After a judge places a defendant on community supervise, the judge must impose conditions of the supervision. The Code of Criminal Procedure contains a lengthy list of available mandatory and discretionary conditions, and further permits a judge to specify any additional reasonable condition, regardless of whether it is specified by an express provision of the law, if the condition is designed to:
- protect or restore the community
- protect or restore the victim
- punish, rehabilitate or reform the defendant
Conditions of supervision may be the subject of a plea agreement. The state may recommend that the judge impose or not impose various conditions. If a defendant agrees to or fails to raise an objection to a particular condition of supervision, he may not later challenge the condition on direct appeal, even if it might be unlawful.
By approving a plea bargain regarding a particular condition of supervision, a judge is not precluded from imposing other conditions. If the plea agreement is silent regarding the imposition of additional conditions of supervision, the judge may impose any other reasonable ones without violating the plea agreement.
The state may agree to recommend that the judge impose any reasonable condition of community supervision, regardless of whether the condition is expressly listed in the law.
As a condition of community supervision, a judge may order a defendant to submit to confinement in a prison, state jail, or in his home under electronic monitoring. Such conditions may be the subject of a plea agreement.
There are only three circumstances under which the state may recommend , as part of a plea bargain, a specific period of confinement in prison (within the range permitted by statue) as a condition of community supervision. Under two of these circumstances, a judge must impose a specified minimum period of confinement; under one of the circumstances, a judge may impose a period of confinement within a specified range.
- First, if a defendant is convicted of intoxication manslaughter and placed on post conviction community supervision, the state may recommend that the defendant serve any period not less than 120 days in prison as a condition of supervision. The state may not recommend against imposing any confinement, because the statue requires the judge to impose a minimum of 120 days as a confinement.
- Second, if the defendant is convicted of a felony other than murder in which there is an affirmative finding he intentionally selected the victim baed primarily on bias or prejudice against a group, the set may recommend confinement in prison not less than once day or more than one year. The state may not recommend against imposing any confinement, because the statute requires the judge to impose some period of confinement in prison.
- Third, if a defendant is convicted of a second degree felony or higher in which there is an affirmative finding and then placed on community supervision, the state may recommend he serve 60-12o days in prison as a condition of supervision.
If a defendant is placed on community supervision for a state jail felony for a state jail felony, the state may agree to recommend the the judge order or not order a period of confinement in a state jail within the range specified by law. For an offense committed after December 31, 1995, the following ranges apply:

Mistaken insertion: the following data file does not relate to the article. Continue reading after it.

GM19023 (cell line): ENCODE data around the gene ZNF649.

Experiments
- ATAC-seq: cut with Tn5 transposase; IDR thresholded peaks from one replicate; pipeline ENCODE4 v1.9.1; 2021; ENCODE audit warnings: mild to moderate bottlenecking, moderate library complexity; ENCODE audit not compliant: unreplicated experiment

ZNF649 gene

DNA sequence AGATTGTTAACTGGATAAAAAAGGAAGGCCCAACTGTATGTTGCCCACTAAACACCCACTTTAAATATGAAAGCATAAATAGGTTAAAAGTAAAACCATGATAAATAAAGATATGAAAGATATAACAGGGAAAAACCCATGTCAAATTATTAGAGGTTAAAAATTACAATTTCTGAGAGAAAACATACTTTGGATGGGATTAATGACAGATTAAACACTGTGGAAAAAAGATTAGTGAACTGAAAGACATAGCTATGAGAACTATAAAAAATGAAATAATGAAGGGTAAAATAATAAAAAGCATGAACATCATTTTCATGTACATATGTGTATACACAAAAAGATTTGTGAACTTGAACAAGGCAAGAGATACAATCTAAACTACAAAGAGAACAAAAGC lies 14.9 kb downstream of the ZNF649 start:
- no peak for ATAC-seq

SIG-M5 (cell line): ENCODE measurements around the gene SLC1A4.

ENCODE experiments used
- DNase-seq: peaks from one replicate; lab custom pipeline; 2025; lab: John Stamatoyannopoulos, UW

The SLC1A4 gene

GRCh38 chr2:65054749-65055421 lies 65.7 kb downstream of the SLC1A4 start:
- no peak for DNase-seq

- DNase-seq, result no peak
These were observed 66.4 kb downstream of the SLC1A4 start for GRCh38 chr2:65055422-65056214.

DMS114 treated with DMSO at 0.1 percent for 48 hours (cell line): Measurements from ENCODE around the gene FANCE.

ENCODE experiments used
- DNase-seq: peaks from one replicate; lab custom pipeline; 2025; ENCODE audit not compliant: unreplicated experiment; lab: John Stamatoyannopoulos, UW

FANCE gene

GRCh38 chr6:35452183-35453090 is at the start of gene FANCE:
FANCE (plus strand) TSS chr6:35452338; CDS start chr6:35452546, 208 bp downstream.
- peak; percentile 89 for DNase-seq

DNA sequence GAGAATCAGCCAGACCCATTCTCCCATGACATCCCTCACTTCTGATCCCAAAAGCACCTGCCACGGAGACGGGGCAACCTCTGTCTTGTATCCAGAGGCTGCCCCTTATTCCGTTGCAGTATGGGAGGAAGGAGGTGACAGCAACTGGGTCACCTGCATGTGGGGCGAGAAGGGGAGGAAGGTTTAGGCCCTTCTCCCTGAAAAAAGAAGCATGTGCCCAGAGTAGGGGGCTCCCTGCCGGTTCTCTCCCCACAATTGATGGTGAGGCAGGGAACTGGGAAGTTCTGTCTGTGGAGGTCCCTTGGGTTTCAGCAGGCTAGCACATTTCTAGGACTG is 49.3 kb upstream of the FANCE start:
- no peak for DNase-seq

- 90-180 days in state jail; or
- 90-365 days in sate jail if a defendant is convicted of delivery of a controlled substance (penalty group 1, 1A, or 2) or marijuana.
If a defendant is placed on community supervision for a felony or a class A or B misdemeanor offense, the state may agree to recommend the judge order or not order a period of confinement, in one block or multiple blocks of time, in county jail within the range specified by law:
- Class A or B misdemeanor: up to 30 days
- Felony (other than state jail felony): up to 180 days
- State jail felony: up to 30 days if no prior felony conviction; or up to 60 days if prior felony conviction.
For a defendant placed on post conviction supervision for an intoxication offense, the sate may not agree to recommend no confinement or confinement less than a certain period of condition of supervisions, because the state mandates a minim period of confinement:
- Driving While Intoxicated (second offense): 72 continuous hours; 5 days if prior DWI committed within 5 years of new offense.
- Driving While Intoxicated (third offense): 10 days
- Intoxication Assault: 30 days
- Intoxication Manslaughter: 120 days
Contact : Collin County Criminal Lawyer
Collin County criminal lawyer Constantine Anagnostis dedicates his practice to people who are facing criminal charges, with a primary emphasis on DWI, Drug Offenses, Expunction & Nondisclosure Agreements, and Occupational Driver’s License Issues. Collin County criminal lawyer Constantine G. Anagnostis understands the law, procedures, and penalties pertaining to criminal law, and will aggressively fight to protect your rights. Collin County criminal lawyer Constantine Anagnostis provides the utmost personal dedication to each and every case, and truly cares about his clients. You may call 817-229-0319 to schedule a free consultation, or submit a sample case form. At DFW Criminal Lawyers, L.L.C., we look forward to helping you.
DFW Criminal Lawyers, L.L.C. serves clients in all of Collin County, including: Frisco, Texas, Plano, Texas, Prosper, Texas, Allen, Texas, McKinney, Texas, Anna, Texas, Wylie, Texas, Fairview, Texas, Melissa, Texas, Murphy, Texas, Celina, Texas, Lucas, Texas, and Hebron, Texas. For cases in Dallas county, please click here.